Paul Eisler is the Director of Cybersecurity at USTelecom. An attorney with a decade of experience in cyber policy, he serves as legal advisor to the Council to Secure the Digital Economy (CSDE), a partnership of 13 global ICT companies that publish influential security guidance, and Vice Chair of the Communications Sector Coordinating Council (CSCC) Cybersecurity Committee, which facilitates public-private cyber initiatives across the U.S. government.
Since CSDE’s founding, Paul has been the principal editor and drafter of the CSDE International Botnet and IoT Security Guide, and his research on IoT practices laid the groundwork for the C2 Consensus on IoT Device Security Baseline Capabilities, the leading industry agreement on IoT security endorsed by 20 major technology organizations, including industry associations, consortia, and standards bodies. Paul is also the principal editor and drafter of the CSDE report Cyber Crisis: Foundations of Multi-Stakeholder Coordination, which aims to improve incident response capabilities in 12 high-stakes scenarios involving national security and public safety.
In addition, Paul provides legal and strategic guidance to the Communications Sector Co-Chair of the DHS ICT Supply Chain Risk Management Task Force under the National Risk Management Center. The 60-person task force is developing recommendations to deal with the nation's critical infrastructure supply chain risk and includes representatives from over a dozen federal agencies, 20 IT organizations, and 20 communications companies and associations.
Prior to joining USTelecom, Paul worked as a legal consultant to support trade associations and businesses in the communications and IT sectors. He received his law degree with honors from American University Washington College of Law, where he served on the American University Law Review and, at age 20, was distinguished as the law school’s youngest J.D. candidate. He also worked for his alma mater as a Legal Research Fellow, concentrating on economic policies of the European Union.
Sujit Raman serves as Associate Deputy Attorney General in the U.S. Department of Justice. In this role, he assists the Attorney General and Deputy Attorney General in their oversight of the nation's cyber-related criminal and national security investigations and prosecutions, and chairs the Attorney General’s Cyber-Digital Task Force. He also helps oversee the Department’s cyber-related policy development; represents the Department on cyber matters before the National Security Council; and has testified before the U.S. Senate about the federal government’s cyber priorities.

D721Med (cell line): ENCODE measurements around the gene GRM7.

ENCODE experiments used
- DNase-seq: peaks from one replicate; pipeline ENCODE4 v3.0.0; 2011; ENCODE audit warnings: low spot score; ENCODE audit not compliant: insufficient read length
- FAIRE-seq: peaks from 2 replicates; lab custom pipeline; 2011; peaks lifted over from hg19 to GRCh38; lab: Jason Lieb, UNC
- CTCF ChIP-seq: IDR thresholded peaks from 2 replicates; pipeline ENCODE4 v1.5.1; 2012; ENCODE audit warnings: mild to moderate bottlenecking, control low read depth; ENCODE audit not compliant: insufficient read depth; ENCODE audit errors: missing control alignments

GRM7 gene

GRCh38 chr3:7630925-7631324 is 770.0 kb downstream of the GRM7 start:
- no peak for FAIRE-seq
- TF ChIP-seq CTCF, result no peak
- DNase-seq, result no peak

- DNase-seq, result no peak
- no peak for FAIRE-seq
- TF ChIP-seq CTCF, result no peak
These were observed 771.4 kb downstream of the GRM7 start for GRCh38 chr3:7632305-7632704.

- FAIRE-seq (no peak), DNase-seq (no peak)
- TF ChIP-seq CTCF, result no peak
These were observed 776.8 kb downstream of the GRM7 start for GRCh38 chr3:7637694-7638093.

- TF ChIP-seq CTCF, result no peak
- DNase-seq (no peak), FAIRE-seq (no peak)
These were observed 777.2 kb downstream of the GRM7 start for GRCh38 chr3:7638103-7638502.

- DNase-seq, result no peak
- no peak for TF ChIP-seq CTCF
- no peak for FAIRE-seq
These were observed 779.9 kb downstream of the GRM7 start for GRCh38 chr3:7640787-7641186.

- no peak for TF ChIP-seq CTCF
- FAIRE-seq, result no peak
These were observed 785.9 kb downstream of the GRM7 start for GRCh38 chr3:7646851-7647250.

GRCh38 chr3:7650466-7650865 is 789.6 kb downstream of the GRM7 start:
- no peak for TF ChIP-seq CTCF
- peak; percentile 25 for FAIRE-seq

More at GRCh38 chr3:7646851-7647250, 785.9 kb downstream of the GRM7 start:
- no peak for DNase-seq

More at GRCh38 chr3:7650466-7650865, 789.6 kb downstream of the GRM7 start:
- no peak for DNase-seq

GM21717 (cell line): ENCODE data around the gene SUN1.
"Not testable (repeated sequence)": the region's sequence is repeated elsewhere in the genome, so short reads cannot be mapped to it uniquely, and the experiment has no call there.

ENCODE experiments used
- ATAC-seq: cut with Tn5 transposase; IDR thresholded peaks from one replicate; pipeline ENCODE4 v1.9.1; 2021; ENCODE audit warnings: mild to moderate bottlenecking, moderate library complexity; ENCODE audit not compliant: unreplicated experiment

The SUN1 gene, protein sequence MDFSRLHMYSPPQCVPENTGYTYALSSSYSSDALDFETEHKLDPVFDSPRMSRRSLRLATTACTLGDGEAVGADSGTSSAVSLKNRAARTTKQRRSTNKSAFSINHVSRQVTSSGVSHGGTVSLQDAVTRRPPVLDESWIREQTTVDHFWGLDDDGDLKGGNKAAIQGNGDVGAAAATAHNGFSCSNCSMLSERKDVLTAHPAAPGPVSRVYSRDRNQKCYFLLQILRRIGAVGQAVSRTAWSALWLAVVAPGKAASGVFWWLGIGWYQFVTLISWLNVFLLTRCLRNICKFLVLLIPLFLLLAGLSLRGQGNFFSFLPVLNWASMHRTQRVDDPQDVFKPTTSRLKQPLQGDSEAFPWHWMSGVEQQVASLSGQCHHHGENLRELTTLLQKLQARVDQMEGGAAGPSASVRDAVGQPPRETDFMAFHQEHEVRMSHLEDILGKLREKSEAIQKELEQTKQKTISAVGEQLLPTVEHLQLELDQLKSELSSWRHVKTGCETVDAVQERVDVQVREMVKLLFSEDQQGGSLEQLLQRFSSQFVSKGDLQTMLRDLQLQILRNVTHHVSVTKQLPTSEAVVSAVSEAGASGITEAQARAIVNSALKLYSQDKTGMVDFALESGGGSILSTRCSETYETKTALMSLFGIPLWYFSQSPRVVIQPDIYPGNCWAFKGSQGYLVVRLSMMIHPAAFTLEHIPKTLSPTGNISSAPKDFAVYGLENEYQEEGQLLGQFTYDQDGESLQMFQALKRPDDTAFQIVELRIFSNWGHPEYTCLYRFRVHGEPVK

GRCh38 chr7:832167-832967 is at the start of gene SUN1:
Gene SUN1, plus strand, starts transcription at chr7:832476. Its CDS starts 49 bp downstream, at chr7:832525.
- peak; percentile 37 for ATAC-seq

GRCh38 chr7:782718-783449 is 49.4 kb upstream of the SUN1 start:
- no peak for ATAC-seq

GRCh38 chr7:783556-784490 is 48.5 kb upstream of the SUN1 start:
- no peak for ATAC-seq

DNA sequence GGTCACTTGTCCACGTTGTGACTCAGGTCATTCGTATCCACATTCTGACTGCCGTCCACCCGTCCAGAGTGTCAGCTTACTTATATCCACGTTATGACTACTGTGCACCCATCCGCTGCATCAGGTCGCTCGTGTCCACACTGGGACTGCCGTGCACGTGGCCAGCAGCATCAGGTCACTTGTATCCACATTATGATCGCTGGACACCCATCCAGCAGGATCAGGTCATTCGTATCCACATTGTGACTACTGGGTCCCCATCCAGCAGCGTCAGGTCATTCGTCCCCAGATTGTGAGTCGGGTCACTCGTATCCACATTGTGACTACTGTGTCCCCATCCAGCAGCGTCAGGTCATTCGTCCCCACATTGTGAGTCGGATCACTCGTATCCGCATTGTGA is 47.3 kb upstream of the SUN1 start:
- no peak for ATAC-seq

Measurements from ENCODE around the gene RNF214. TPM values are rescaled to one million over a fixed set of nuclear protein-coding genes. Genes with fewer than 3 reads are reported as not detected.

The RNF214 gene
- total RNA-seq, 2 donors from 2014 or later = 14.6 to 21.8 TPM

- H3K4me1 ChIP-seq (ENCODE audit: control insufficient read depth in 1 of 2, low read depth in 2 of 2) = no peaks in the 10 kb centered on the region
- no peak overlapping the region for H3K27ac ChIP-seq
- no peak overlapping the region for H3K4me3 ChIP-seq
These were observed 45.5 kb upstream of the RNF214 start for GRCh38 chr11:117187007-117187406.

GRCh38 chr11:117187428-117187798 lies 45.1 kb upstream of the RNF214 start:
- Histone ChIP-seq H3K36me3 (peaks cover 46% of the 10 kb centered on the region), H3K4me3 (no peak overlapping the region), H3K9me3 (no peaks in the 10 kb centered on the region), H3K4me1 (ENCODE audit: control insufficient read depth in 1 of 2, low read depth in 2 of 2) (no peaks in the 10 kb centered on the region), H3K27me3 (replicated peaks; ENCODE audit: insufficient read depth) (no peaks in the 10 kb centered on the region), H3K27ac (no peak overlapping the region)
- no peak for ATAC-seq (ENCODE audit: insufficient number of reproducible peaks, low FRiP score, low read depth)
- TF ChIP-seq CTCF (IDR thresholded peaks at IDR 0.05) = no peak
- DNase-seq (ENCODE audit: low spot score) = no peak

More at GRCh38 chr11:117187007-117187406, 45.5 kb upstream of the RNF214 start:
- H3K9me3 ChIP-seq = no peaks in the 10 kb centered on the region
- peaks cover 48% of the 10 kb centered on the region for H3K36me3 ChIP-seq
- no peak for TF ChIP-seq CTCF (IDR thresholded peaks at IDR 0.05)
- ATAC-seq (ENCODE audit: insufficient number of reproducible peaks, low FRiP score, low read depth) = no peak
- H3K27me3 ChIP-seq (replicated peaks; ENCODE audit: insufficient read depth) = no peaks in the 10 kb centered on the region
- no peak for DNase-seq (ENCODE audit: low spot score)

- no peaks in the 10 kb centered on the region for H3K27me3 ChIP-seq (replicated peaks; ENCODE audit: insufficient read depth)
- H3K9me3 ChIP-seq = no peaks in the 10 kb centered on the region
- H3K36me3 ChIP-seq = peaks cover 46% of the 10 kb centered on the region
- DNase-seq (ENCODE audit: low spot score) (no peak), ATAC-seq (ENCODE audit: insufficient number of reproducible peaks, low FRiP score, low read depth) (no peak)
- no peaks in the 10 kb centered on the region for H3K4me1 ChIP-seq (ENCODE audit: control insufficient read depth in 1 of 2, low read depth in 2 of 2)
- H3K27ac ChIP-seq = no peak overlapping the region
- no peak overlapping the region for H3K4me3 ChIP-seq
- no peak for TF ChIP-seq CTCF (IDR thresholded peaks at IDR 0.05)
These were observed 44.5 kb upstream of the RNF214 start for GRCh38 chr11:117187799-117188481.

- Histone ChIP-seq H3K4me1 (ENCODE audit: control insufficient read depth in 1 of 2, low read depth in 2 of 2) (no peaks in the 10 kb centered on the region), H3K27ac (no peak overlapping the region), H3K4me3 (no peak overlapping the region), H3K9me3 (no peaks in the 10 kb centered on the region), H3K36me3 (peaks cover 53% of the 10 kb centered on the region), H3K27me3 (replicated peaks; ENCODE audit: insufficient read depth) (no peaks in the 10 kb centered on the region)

Before joining the Department of Justice’s senior leadership staff, Mr. Raman served for over eight years as a federal prosecutor. In this role, he gained extensive courtroom experience, led a number of international fraud, public corruption, and national security matters, and served as the government’s counsel of record for several leading cases at the intersection of law, technology, and privacy. Mr. Raman was educated at Harvard College, Harvard Law School, and the University of Bristol (UK), where he studied as a Marshall Scholar and served as head coach of the women's varsity rowing program.
Ms. Rinaldo is one of the country’s leading authorities on 5G, telecommunications supply chain security, privacy, and Internet governance. Prior to joining BGS, Ms. Rinaldo served as Acting Administrator of the National Telecommunications and Information Administration and Acting Assistant Secretary of Commerce for Communications and Information. During her time at NTIA, Ms. Rinaldo directed the Administration’s efforts on privacy; testified in the House of Representatives and Senate on 5G and Internet security issues; served as a principal advising the White House and Congress on 5G and supply chain; as well as other successes in education and deployment of Internet access around the world.
Prior to her Executive Branch service, Ms. Rinaldo served on the House Permanent Select Committee on Intelligence, where she focused on Congress’ landmark cybersecurity legislation, the Cybersecurity Act of 2015. She also served as Congress’ oversight and budget monitor for the National Security Agency and the defense network systems, and as Deputy Chief of Staff to Congressman Mike Rogers as his top technology policy staffer.
Ms. Rinaldo also spent time in the private sector as the Director of Government Affairs and cyber policy for SAP, and as a Vice President at a top consulting firm in Washington, DC.
Recognized for her work on cybersecurity, Rinaldo was awarded the Executive Women’s Forum’s 2016 Influencer of the Year award; was named one of the top ten people in Washington, D.C. impacting cyber legislation; and has consulted on movies and television.
She earned a bachelor’s degree in Political Science from the University of Maine and an Executive Certificate from Harvard University for Cyber Studies.